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Performing Arts Archives

U of M Acquires the Children’s Theatre Company Records

By October 10, 2014September 16th, 2023No Comments

By Kathryn Hujda, Assistant Archivist/Processor, Performing Arts Archives and Literary Manuscripts

How do you move 50 years of theater history?

After a long courtship beginning before 2008, the University of Minnesota formally acquired the records of the nationally-renowned Children’s Theatre Company in early 2014. The collection, an overwhelming 780 cubic feet of production records, administrative records, and everything in between, was now ready to be packed up by archives staff and sent to the University of Minnesota Performing Arts Archives. But where would we begin?

A costume sketch for the Queen of Hearts from Alice and Wonderland.The Children’s Theatre Company has held a strong presence in the Minnesota theater community since its founding in 1965 by the company’s first Artistic Director, John Clark Donahue. His goal? Create works of theater for young audiences with child actors, but with a level of artistic excellence that would rival that of any major metropolitan theater company.

The company’s first home was the Minneapolis Institute of Art at 3rd Avenue South and today their theaters continue to be adjacent to the museum. That is where the initial accessioning began. Tucked away in a back corner room in CTC’s office space, archives staff found production books containing scripts, lighting and sound cues, photos, cast lists, tour schedules, and rehearsal reports for productions dating back to the late 1960s — all in excellent condition. Roughly seventy-five cubic feet of materials were packed up in one afternoon in February.

But this was only the first step in transferring the entirety of CTC’s records to the Performing Arts Archives. The Children’s Theatre Company also maintains an off-site storage facility in Northeast Minneapolis, where much of their set pieces and props, and other large are held. Here one can find magic mirrors, elegant chandeliers, and props from productions like If You Give a Mouse a Cookie and The Cat in the Hat — all reminders of CTC’s tradition of adapting classic pieces of children’s literature into a theatrical experience.

A script draft from the Children's Theater Company's production of Hansel and Gretel.The off-site warehouse was also home to numerous boxes of administrative records, artistic records, costume bibles, a library of children’s books, scripts, posters, programs, and other publications — everything from Alice to Oz. The initial estimate made back in February planned for 600 cubic feet, so a staggering 500 paige boxes were ordered to accommodate the box-up. A week in July was set aside for the move, a team of archives staff assembled, and a number of Sharpies, pencils, labels, and folders were gathered up. We were ready.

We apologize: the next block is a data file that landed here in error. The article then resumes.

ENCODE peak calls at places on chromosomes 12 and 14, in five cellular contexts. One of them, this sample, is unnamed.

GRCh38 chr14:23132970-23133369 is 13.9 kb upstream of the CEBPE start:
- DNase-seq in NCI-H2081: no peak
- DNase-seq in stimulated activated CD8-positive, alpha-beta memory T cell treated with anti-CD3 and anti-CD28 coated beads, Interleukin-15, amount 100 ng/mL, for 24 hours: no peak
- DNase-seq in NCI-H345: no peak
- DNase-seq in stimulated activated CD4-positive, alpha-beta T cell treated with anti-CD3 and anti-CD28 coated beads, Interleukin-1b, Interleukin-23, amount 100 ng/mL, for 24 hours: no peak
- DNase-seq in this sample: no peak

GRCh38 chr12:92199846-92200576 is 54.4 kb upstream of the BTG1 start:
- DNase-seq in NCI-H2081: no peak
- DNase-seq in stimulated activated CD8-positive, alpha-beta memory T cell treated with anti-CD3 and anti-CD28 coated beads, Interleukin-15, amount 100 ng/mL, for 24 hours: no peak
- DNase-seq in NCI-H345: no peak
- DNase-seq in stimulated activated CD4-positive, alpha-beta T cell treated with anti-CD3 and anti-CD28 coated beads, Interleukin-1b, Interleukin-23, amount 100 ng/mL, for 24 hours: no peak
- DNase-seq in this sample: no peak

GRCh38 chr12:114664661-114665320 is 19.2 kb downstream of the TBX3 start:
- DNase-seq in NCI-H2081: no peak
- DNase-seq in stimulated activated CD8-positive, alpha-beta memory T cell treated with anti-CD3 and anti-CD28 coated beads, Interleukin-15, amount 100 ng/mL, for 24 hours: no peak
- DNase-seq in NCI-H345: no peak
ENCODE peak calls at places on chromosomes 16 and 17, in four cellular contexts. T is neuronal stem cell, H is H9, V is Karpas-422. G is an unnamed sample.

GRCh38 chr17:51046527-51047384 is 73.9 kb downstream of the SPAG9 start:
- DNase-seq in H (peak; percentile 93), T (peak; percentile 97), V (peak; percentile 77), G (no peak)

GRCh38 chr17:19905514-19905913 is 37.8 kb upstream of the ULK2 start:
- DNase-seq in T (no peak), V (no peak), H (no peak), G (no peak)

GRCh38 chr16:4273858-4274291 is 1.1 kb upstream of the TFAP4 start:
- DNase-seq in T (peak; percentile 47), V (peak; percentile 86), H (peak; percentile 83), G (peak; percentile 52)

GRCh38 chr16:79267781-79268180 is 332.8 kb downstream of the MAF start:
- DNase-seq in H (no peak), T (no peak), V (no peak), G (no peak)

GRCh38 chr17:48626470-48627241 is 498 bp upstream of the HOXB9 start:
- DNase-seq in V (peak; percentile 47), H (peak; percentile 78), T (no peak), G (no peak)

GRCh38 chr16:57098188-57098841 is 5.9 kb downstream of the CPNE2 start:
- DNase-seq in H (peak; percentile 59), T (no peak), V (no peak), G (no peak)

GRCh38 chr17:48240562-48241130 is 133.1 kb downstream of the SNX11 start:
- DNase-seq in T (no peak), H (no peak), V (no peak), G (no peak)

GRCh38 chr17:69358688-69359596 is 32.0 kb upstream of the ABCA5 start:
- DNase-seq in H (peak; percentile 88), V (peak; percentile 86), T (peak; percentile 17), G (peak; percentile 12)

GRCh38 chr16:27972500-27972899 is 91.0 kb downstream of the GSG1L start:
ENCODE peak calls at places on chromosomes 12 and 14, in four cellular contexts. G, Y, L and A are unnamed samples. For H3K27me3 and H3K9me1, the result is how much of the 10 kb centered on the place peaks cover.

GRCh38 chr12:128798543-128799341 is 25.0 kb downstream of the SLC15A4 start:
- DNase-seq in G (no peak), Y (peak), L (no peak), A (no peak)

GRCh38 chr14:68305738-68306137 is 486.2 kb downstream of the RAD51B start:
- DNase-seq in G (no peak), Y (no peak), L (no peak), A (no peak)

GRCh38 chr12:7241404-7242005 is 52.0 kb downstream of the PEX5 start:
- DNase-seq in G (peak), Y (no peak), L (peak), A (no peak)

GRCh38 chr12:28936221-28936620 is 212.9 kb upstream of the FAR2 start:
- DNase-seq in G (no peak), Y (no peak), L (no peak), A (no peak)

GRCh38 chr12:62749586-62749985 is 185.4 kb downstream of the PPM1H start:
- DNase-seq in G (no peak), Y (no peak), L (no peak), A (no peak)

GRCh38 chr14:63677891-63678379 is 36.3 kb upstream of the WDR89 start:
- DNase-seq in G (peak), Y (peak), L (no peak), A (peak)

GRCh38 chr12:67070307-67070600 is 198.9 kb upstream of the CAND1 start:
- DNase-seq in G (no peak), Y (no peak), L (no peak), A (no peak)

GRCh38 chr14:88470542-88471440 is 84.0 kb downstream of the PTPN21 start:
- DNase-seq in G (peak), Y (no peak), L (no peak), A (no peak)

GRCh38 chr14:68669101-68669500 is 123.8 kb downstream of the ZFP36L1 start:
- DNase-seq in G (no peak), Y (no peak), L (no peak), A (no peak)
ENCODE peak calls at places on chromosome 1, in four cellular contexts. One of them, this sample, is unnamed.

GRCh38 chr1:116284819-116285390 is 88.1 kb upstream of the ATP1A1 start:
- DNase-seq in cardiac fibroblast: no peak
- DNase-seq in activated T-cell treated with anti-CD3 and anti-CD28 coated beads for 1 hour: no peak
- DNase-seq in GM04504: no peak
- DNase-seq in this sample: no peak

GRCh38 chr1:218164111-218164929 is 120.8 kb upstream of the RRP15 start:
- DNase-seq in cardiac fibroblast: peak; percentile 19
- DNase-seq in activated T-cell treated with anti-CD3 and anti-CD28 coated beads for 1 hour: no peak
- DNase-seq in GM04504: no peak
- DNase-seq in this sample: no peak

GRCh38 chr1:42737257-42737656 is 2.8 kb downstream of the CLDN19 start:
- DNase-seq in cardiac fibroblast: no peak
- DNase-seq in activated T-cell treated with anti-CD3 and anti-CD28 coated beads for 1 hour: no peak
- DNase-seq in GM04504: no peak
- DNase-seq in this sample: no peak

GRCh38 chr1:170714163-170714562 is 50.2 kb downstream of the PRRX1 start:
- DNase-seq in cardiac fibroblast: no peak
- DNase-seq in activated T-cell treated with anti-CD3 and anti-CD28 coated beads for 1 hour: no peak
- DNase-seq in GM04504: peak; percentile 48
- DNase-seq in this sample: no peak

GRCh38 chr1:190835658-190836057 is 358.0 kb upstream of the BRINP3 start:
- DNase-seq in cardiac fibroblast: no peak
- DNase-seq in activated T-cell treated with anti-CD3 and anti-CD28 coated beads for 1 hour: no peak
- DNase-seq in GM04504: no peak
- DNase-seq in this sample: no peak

The move occurred the week of July 21st, and the Twin Cities was blessed with its first heat index warning of the summer that very Monday. When archives staff arrived, a large open space in the middle of the warehouse had been cleared, and approximately nine pallets of boxes had been pulled. We dove into the materials, piecing out what we would take from that would remain with CTC.

But soon after we began, more and more pallets began to appear all around us as CTC staff began to diligently pull the remainder of the materials intended for the archives. The sheer amount of boxes and pallets was quickly becoming overwhelming, but our large team of archivists worked steadily over the course of four days of July heat. By Thursday afternoon, we had packed up 465 boxes of materials — all labelled and given a basic box-level inventory. We had 15 pallets packed and ready to ship back to the archives. We had finished.

Archives staff used over 500 boxes to pack up the collection.So how do you move 50 years of theater history? Every theater company is unique, but for the Children’s Theatre Company it took approximately 520 boxes, 44 hours, 17 people, an average heat index of 85 degrees, 2 different storage sites, 1 box of muffins, and a little bit of that magic of theater. A big thank you to the following people for helping make the move possible:

Linnea Anderson

Christine Avery

Lisa Calahan

Elena Carrillo

Phil Condon

Kate Dietrick

Jake Drimel

Sue Hallgren

Kathryn Hujda

Ellen LeClere

Cecily Marcus

Caitlin Marineau

Alli Mertins

Andrew Nelson

Kevin Poss

Rob Strnad

Darren Terpstra





Mark Engebretson

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